Looking for clues, I read a novel, Eve's Apple by Jonathan Rosen, with an anorectic character at its center. It's unfair to judge fiction for its topical information -- Rosen wanted to transcend facts and even cultural issues; the universal meanings of hunger and its lack were his true subjects. Even so, I was disappointed not to find a usable insight. I also worried that it might be read as a kind of fairy tale: as if someone like Rosen's Ruth Simon might well suffer from anorexia; get over it, but still be pleasingly slender; and live happily ever after. That isn't exactly what happens to her, but by novel's end she is walking along West End Avenue holding hands with the man who loves her, both of them "dreaming of a new beginning."
Ruth isn't the first anorectic in fiction. Joyce Carol Oates's American Appetites (1989) had one; so did Marge Piercy's Fly Away Home (1984) and Thomas Berger's Reinhart's Women (1981). But those three were unappealing -- sullen, bitchy or spoiled. Ruth is as "likeable" as publishers often hope their authors' heroines will be. She is also physically attractive, even when she's gravely ill, her naked body standing in "self-starved marble pride."
Ruth's portrayal should worry Stanford eating-disorder researcher Traci Mann, since her study shows that testimonials by slim, poised, healthy-looking former victims may be counterproductive. And Joan Jacobs Brumberg, author of Fasting Girls (1988), reports that not until the seventies, when anorexia first began receiving media attention, was there both a greater likelihood of diagnosis and a significant increase in the number of girls who learned about anorexia and "chose" it.
I am more than familiar with Fasting Girls, because Brumberg used my girlhood diaries when she wrote it, though she and I have never met. (The diaries are deposited in the Arthur and Elizabeth Schlesinger Library on the History of Women in America, at Radcliffe College.) Brumberg, a professor of history, human development and women's studies at Cornell, told me after she got my permission to look at the diaries ten years ago that m high school I was an anorectic of the "non-pathological variety." Recently, though, in another phone conversation, she said I had not been an anorectic at all but "the classic sixties dieter" for wanting to be 5'4" and 110 instead of 117.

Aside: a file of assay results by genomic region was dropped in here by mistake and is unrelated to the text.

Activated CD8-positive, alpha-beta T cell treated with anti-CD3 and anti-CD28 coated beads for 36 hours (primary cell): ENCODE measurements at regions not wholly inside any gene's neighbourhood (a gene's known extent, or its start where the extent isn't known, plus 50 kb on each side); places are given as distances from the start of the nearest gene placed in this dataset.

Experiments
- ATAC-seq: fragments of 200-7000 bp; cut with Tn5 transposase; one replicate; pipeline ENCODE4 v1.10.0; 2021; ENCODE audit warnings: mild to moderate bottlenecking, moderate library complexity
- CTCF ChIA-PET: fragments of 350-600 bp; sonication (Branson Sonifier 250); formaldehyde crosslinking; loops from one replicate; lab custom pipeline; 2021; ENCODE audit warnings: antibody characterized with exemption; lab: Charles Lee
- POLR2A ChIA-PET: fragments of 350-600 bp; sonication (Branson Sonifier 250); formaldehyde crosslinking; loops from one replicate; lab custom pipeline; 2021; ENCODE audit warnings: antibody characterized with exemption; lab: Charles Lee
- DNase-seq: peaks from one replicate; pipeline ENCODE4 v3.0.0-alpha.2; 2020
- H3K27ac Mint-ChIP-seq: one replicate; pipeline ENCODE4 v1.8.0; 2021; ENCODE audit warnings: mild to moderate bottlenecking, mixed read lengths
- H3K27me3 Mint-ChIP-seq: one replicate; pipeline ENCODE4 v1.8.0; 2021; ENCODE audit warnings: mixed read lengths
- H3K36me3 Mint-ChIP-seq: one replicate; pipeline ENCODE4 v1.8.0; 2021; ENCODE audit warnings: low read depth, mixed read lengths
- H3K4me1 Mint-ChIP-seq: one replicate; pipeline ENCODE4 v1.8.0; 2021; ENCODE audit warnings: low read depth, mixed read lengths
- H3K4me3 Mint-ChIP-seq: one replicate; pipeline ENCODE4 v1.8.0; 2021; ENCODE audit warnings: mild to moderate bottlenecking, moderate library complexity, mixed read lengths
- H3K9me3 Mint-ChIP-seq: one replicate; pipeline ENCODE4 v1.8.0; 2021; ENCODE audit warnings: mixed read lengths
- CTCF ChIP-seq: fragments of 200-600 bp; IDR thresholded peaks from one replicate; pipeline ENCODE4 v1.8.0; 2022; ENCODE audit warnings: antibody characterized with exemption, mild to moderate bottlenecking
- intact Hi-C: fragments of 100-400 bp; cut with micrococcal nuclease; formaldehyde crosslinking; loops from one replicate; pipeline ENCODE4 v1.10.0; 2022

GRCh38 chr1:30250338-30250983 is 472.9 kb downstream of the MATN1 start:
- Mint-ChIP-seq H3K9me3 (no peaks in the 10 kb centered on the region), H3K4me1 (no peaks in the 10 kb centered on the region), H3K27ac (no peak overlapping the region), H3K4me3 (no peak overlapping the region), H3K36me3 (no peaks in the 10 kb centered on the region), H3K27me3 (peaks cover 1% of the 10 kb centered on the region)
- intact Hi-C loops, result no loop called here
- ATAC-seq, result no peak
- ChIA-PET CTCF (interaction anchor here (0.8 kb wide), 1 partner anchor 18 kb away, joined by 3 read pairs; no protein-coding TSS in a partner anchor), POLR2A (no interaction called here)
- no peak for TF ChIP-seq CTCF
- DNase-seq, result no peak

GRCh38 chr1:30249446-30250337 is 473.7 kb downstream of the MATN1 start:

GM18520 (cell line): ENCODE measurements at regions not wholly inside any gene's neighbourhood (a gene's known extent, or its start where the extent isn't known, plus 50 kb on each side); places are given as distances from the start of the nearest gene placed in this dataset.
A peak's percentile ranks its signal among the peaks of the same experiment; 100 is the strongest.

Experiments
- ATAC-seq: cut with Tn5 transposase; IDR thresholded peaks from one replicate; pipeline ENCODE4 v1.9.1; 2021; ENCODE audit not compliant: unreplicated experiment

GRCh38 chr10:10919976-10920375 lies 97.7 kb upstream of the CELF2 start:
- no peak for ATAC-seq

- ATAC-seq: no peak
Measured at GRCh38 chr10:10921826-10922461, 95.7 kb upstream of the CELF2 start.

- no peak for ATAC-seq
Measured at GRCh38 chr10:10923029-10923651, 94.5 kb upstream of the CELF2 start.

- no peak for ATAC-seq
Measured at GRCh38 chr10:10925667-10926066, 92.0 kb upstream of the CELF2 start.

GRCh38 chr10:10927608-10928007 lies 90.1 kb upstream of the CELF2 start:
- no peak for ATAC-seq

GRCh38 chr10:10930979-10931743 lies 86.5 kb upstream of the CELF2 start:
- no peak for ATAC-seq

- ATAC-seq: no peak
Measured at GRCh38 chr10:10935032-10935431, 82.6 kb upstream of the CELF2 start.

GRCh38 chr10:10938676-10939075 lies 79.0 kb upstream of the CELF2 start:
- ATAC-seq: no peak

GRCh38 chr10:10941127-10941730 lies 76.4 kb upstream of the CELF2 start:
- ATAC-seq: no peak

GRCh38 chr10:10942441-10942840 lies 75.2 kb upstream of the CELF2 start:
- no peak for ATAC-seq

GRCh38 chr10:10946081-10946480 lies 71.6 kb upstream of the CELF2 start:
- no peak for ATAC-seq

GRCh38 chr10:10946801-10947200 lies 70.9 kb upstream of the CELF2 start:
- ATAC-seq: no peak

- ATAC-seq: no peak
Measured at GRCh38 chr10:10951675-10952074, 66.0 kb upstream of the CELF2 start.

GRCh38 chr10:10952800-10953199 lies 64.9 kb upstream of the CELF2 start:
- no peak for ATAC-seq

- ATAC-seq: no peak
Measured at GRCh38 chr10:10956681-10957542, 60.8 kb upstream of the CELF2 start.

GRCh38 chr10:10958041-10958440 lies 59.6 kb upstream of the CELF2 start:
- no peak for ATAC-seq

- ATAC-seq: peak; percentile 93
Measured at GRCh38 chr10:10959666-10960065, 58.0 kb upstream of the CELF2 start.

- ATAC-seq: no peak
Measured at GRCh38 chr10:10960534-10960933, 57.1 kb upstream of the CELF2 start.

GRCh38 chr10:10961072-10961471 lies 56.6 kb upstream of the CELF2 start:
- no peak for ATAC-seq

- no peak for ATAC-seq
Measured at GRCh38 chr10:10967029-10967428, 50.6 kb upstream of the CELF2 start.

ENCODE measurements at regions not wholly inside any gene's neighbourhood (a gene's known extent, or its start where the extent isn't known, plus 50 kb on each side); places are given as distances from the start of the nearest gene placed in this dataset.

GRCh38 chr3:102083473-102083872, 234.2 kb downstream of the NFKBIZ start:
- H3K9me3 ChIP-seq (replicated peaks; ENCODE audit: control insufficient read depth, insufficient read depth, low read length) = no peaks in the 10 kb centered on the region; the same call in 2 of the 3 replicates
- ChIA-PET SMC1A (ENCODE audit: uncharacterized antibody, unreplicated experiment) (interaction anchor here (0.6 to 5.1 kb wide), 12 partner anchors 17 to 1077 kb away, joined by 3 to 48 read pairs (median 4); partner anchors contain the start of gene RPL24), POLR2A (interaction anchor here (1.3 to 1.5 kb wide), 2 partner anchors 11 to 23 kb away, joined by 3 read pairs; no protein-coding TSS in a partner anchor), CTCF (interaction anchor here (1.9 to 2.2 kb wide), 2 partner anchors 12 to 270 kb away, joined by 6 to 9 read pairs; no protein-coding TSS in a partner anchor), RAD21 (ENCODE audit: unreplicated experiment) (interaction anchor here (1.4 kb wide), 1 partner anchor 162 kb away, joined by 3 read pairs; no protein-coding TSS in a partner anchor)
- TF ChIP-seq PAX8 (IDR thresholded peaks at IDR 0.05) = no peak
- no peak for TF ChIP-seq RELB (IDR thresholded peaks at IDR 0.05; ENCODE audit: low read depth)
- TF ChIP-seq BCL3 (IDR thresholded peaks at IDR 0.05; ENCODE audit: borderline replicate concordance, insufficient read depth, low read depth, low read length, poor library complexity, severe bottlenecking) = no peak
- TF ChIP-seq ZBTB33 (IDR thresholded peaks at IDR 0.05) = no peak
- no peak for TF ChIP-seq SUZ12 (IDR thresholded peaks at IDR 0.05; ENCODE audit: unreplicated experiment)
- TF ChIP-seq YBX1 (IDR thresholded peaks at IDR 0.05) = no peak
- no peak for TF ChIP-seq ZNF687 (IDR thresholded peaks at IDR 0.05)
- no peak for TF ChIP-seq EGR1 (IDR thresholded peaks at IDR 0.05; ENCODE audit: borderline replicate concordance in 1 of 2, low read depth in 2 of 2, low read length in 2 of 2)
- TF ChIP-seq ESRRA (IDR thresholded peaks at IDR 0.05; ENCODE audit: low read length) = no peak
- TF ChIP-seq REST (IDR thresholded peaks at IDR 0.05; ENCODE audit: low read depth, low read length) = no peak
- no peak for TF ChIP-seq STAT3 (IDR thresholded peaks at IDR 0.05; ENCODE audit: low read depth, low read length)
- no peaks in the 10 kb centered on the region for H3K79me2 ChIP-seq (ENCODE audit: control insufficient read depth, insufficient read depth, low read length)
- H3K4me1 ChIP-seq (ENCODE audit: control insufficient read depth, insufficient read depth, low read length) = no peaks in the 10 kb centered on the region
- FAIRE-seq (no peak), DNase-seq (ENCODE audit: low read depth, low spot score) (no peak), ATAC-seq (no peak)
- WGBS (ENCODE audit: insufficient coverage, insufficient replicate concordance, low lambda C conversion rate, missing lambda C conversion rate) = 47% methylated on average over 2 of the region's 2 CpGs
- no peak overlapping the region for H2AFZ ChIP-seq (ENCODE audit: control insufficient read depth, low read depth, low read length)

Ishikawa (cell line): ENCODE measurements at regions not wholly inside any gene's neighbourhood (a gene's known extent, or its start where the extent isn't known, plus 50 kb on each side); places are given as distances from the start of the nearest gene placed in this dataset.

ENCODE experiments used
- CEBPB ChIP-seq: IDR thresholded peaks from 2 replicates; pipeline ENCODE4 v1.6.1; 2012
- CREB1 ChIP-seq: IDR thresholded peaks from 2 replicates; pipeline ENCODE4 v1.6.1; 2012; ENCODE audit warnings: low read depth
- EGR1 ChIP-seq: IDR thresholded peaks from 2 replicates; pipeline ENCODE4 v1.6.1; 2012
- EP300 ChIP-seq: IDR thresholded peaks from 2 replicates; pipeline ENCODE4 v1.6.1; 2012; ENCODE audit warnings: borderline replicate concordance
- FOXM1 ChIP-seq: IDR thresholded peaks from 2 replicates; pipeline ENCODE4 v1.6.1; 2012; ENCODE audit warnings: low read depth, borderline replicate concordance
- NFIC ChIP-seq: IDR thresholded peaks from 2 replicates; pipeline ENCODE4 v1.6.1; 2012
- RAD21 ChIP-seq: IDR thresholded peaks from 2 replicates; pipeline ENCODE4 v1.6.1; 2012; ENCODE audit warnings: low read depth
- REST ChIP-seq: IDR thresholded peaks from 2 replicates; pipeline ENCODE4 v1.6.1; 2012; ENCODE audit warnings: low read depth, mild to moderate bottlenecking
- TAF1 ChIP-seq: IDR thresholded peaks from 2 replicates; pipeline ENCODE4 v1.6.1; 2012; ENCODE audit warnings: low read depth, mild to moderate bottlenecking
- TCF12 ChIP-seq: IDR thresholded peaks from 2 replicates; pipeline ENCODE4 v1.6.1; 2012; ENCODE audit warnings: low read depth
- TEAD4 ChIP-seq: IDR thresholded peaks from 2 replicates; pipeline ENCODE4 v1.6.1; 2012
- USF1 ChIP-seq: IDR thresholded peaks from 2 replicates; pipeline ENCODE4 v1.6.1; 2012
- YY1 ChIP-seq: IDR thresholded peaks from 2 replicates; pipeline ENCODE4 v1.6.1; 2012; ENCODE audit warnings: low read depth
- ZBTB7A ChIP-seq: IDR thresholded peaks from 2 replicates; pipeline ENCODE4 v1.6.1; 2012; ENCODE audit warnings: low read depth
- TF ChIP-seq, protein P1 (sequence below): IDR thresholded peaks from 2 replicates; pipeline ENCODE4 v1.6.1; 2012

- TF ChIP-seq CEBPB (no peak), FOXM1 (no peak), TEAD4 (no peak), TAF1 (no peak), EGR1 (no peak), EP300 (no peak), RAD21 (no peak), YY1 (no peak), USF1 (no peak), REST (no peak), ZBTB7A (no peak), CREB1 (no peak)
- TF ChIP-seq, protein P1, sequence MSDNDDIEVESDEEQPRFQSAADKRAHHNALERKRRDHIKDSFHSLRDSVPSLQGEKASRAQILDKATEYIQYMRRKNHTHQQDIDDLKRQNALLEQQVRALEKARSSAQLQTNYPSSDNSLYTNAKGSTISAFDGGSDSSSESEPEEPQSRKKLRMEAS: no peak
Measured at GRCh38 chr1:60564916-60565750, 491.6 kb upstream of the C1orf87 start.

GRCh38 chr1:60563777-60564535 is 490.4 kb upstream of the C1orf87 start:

We were speaking because she wanted permission to use my diaries again for The Body Project, in which my pseudonymous self is labeled a "restrictive eater -- that is, someone who habitually monitors food consumption." And while I wonder if Brumberg's own standards of illness and health have altered in a decade, maybe because the problem has gotten worse, her thesis is much the same as it was. She believes that someone who wants to lose weight in order to "be a changed and better person outwardly -- to fit [her] inner self" (my own long-ago words), has substituted internal controls for the external controls of years past, like corsets and Victorian morality.
The Body Project ventures beyond weight-control issues. Using numerous other diaries besides mine, from the 1830s on, she discusses acne treatments, orthodontia, contact lenses, body piercing, plastic surgery and more. The whole body, including one's bikini line, is now "the central personal project" of the American girl.
But Brumberg's isn't a scholarly work, so she doesn't go into depth. Unlike Fasting Girls, it's meant for a popular audience, and in the end opts for pure advocacy. Brumberg not only wants girls to shed the notion that chubby thighs are a sign of moral failure, she wants adults to help them forge a new code of sexual ethics. In "Girl Advocacy Again," she asserts that "girls who hate their bodies do not make good decisions about partners, or about the kind of sexual activity that is in their best interest." This leads to date rape, teenage pregnancy and girls being sexually exploited rather than sexually expressive in a "postvirginal age."
Brumberg's new moral code would preserve personal freedom and expression. But it's a difficult task she assigns us, because many adults, the girls' presumed leaders out of the wilderness, are as steeped in the culture as adolescents. As Brumberg herself says, at least in middle-class America, "girls grow up hearing adult women talk about how much they hate their own thighs."